Wellbeing Whilst Working from Home

Three months ago, the idea of home working was seen to many as a luxury, something for freelancers, virtual assistants and field-based staff on an ad hoc basis. We’re now living in a world where it’s the new normal, where dining room tables have been converted to makeshift offices, many parents are juggling work commitments with homeschooling their children and our pets are lapping up the additional time with their owners at home.

 

But while there can be many luxuries to working from home, such as working in tracksuits and avoiding that morning commute, it can be a lonely experience for many employees. It’s also perhaps harder to look out for our staff and their wellbeing when you switch from spending 8 hours a day with them, to only seeing a face on a computer screen.

So, how can you look out for your staff’s wellbeing during this new way of working? Here are some tips we’ve been using at Apricity that you may find resourceful.

Open up the communication channels

Routine is important, setting a daily morning or afternoon call with your team will allow you to set out a clear path for the day and catch up on what progress everyone has made, along with providing a frequent opportunity for communication. But also, check in on your employees on a one to one level too, ask them how they are doing not just inside of work but outside of their work hours, how are they keeping busy? How are they getting on with their day to day life? Is there anything they are struggling with?

Encourage them to get dressed

While the suit and tie may not be leaving the wardrobe for a while, it’s important to change out of those pyjamas for the day. Having a team catch up first thing is a sure-fire way to encourage this, as most people won’t want their team to see them in their pj’s!  Many people are approaching the “smart upstairs, casual downstairs” approach, wearing a shirt and sweatpants for conference call meetings. Some even say putting on shoes is a good move, it helps get you in the mental space that you are at work and not lounging at home.

Move every hour

Ergonomists have said for years that sitting down all day is not beneficial for employees, encouraging your staff to set an alarm for each hour to get up and move around is a good idea to avoid discomfort. Whether it’s to pop the kettle on, check in on their pets or just have a good stretch.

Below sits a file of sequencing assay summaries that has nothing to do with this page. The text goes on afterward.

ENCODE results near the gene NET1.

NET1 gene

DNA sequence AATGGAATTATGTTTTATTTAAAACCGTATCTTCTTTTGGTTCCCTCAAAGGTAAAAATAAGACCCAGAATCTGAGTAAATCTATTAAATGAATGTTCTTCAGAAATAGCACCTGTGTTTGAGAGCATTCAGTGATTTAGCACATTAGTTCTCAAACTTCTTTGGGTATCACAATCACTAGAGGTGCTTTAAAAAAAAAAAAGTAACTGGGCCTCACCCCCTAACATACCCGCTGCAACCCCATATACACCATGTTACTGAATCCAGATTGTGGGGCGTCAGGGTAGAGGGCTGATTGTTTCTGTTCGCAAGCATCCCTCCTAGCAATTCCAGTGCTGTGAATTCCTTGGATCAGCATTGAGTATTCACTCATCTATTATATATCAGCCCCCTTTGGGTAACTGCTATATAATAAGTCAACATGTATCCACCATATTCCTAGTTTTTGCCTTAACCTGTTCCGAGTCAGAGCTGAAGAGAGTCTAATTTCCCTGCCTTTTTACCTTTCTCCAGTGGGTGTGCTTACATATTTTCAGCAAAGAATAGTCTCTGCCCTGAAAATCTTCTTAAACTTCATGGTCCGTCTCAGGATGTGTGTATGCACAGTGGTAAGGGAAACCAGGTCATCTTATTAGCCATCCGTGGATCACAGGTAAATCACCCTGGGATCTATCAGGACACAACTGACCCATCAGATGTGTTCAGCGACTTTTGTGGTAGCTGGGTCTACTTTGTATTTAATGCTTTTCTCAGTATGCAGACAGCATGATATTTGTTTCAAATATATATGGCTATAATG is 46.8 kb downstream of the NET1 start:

Get active

As well as keeping moving, it’s important to increase your activity as you’re now limited to where you can go. Walking, jogging and running are ideal options for utilising your daily outside exercise option. But there are many ways you can get active in your home too, online resources can offer you sessions on yoga, weight training and dance exercises. Sharing how you’re being active with your colleagues can be a great motivation tool, maybe introduce a challenge within your team such as who can do the most steps in a week or who has learnt the most yoga poses.

Do something you enjoy

Despite not being able to go out and socialise, it’s important to find hobbies at home. Your colleagues may benefit from media recommendations such as books, films and TV shows. Perhaps even organising work social gatherings online with quizzes could be a way to keep interaction and enjoyment going.

Go ‘out’ for lunch

Eating your lunch at your desk isn’t a healthy option even in the office, so when working from home it’s a good idea to move away from your working space and sit somewhere else and take some time out. If the weather is good, suggest your colleagues eat out in the garden or perhaps eat their sandwiches after taking a quick walk outside.

Avoid radio silence

Offices are filled with conversations, ringing phones and other miscellaneous noise. Whilst working in silence maybe the idea of heaven for some people, others may struggle. We suggest using the radio, as this not only has music but also conversation to break up the noise, which some people may be without during this time. Alternatively, there are a growing number of podcasts out there, including our own, That Mint Podcast, which people may find more comforting as it feels like people are in the room.

Define your workspace

Maintaining a boundary between your work life and your home life, even if you are working from home, can increase concentration and motivation. Ensuring workers have a clean space to work from with limited distractions, such as the TV being on, can help to structure their day and aid them to not fall behind with daily tasks.

Adapting to home working is a constant learning process, especially with not knowing how long we will be doing this for. Ensuring that the wellbeing of your staff is still being looked after throughout this time, will no doubt improve working relationships, increase their motivation and even their performance.

Caris Williams – Client Relations Manager
Wellbeing Whilst Working from Home
Part of the Verve Group

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